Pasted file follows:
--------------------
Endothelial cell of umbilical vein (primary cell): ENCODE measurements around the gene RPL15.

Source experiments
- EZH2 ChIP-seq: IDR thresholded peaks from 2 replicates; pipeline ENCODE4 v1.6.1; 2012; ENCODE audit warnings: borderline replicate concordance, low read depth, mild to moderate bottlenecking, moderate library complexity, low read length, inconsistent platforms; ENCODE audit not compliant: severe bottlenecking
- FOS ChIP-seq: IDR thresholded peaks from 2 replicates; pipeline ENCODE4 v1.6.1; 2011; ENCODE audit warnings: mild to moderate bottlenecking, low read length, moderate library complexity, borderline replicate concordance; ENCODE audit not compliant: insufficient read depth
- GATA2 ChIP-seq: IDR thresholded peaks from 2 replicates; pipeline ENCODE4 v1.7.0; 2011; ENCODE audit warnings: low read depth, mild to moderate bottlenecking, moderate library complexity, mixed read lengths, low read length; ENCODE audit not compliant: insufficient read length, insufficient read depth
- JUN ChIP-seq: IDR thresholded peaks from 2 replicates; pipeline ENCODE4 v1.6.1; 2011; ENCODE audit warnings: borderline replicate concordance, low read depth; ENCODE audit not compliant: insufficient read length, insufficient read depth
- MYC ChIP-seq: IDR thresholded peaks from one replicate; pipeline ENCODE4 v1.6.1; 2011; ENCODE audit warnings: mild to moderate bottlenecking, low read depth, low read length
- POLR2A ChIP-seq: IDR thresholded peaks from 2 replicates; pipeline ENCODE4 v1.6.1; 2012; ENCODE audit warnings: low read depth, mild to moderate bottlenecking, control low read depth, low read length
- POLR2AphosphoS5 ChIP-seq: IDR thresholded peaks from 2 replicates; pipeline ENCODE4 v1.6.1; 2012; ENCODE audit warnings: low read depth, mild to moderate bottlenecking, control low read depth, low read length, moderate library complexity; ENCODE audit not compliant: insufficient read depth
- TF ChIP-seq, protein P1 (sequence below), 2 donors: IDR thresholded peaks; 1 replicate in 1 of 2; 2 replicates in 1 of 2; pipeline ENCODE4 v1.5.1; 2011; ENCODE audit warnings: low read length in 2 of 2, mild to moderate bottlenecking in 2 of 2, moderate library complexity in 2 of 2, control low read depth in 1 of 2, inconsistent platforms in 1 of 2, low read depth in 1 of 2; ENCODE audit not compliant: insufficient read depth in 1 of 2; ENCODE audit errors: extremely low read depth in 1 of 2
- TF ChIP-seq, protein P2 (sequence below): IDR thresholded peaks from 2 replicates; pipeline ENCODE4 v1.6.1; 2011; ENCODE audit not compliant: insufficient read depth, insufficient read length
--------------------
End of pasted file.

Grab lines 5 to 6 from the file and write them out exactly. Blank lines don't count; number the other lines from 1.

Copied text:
- GATA2 ChIP-seq: IDR thresholded peaks from 2 replicates; pipeline ENCODE4 v1.7.0; 2011; ENCODE audit warnings: low read depth, mild to moderate bottlenecking, moderate library complexity, mixed read lengths, low read length; ENCODE audit not compliant: insufficient read length, insufficient read depth
- JUN ChIP-seq: IDR thresholded peaks from 2 replicates; pipeline ENCODE4 v1.6.1; 2011; ENCODE audit warnings: borderline replicate concordance, low read depth; ENCODE audit not compliant: insufficient read length, insufficient read depth